- "Panasonic most often deployed."
- "Panasonic, they are the best option for us."
- "Because schools are on a budget and most of the opportunity has to be bid out, we have been having success with Samsung."
- "We tend to use Axis and Samsung as we have both of these available on contracts so that a bid does not have to used."
- "Axis has always been the camera of choice with schools, but we are starting to migrate to Samsung for pricing reasons."
However, many responses suggested they typically have several options they regularly use. Those mentioning specific brands included:
- "Samsung, Panasonic, Dahua. We tend to sell Panasonic."
- "Advidia, Pelco, Axis, and Sony are the ones most often seen."
- "We typically use Hikvision but have used other manufacturers such as Honeywell if the customer is willing to pay for it."
- "Axis and Samsung: 75% Axis, 25% Samsung"
- "Pelco, Axis, and Samsung"
- "March, Mobotix and Arecont."
- "We have deployed ACTi, Dahua and Axis. The schools do not seem to have any favorable brand."
- "All over the map on this one. We try to use the best camera for the job. Tailoring the cameras capabilities to the application."
Question: What VMS / recorder do you use most often in K-12? What, if any VMS or recording platforms do schools tend to favor?
Summary: Overall, recording platform selection is more diverse than camera brands. Mainstream brands like Milestone, Exacq, Genetec, Avigilon are big, but no pronounced preference for any. Surprisingly, 'school-centric' brands like Video Insight have no prevalence over other platforms.
- "The schools we deal with tend to love Milestone. Milestone has stepped up their game over the past couple years."
- "We mostly use Genetec and the schools tend to favor Genetec. Especially if they do access control, the idea of having the two bundled into one piece of software is what sells it."
- "Milestone.... We have seen a lot of Genetec and Exacq as well."
- "Exacq, Milestone, Avigilon. A lot of the razberi devices."
Apple-centric environments also play a factor, which tends to favor Exacq:
- "Exacq. The native client for Apple MAC is very a great fit."
- "Most of our deployments have been Exacq. The driving factor here is most of the school environments are Apple/MAC based."
- "Exacq has done well, it's Apple compatibility has helped."
- "Many schools need clients that can run on Apple or Windows. Exacq is good for this."
However, it is clear that the education vertical is fragmented, and many offerings also find success being adopted:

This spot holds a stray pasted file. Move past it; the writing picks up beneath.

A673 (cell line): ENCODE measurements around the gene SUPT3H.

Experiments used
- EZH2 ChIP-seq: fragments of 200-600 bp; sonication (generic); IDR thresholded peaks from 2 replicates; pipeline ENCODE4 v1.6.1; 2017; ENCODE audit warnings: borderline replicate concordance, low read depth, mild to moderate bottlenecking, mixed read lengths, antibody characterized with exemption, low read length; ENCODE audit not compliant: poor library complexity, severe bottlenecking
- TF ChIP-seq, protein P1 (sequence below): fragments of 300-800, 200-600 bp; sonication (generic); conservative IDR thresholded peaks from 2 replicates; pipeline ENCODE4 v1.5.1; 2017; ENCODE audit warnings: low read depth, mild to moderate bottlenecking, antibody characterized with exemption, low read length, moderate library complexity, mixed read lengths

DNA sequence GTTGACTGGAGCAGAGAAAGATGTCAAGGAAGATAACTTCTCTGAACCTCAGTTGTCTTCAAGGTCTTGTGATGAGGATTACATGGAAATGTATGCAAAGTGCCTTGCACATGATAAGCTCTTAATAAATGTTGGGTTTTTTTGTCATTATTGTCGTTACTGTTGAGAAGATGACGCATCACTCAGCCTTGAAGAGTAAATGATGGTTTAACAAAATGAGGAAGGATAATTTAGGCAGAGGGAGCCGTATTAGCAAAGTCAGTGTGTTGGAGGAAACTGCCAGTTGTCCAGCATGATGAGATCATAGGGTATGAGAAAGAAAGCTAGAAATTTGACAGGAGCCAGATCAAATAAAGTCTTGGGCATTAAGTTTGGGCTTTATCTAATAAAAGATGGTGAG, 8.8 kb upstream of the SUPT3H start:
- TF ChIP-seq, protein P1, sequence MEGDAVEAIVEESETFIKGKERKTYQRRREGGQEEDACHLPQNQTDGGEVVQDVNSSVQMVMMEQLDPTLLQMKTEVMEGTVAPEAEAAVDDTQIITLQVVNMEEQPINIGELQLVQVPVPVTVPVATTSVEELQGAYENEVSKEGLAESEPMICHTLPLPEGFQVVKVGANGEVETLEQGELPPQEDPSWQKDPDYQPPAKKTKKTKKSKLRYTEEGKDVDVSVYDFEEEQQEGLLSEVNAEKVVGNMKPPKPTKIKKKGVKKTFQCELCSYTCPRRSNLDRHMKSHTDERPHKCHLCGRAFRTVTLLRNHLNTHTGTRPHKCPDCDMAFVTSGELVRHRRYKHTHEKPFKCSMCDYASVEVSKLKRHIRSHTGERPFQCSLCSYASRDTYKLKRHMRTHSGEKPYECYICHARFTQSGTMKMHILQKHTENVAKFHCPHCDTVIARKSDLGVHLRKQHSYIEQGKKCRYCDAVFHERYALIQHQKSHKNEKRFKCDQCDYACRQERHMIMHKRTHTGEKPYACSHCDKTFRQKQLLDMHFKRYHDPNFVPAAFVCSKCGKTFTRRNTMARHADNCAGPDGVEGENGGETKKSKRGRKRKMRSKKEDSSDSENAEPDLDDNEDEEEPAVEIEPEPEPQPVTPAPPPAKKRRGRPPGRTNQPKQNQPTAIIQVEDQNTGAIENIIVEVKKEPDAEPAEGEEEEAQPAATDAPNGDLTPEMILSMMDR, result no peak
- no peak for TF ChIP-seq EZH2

- "We sell a lot of IPConfigure in schools."
- "Our schools are using Lensec and Axis Camera Station mainly."
- "Honeywell Rapid-eye DVR"
- "TruVision Navigator 5.0"
- "Salient VMS, even though it is old."
- "Mobotix MxCC on QNAP NAS."
- "NUUO Lite and Wavestore. Schools again look to us for guidance."
Question: How important is low cost for the schools you deal with? Please share any examples of rough pricing for schools (e.g., 50 cameras, $50,000 total cost).
Summary: Many schools use bidded purchasing, where price is always a big factor. However, most schools understand cheap is not always 'best'. Purchasing priority is almost always given to reliability and incorporate multi-year service and maintenance contracts.
- "While cost is certainly a concern, it is not always the primary concern. A full turn-key solution aimed at delivering "quality" video surveillance over a period of time is a viable sales strategy."
- "Our best customer is one that has put in cheap stuff the first time around and found out that it doesn't last or the picture quality is crap. Then they start to in vest in value and quality. They are concerned with long reliable operating life and good service. You have to be prepared to put in place a three-year roll out plan for many projects."
- "We do not sell on price. If they want low bid they get it from someone else. We see 50% of the bids we lose coming back to us to fix the systems after they are put in. Examples: Large district in IL with 1000+ cameras. we were beat out by almost 150k. They have now paid us almost 200k to give them a functioning system. "
However, even though many claimed quality trumps low price, not everyone agrees. In fact, many suggest low price is the only factor they see matter: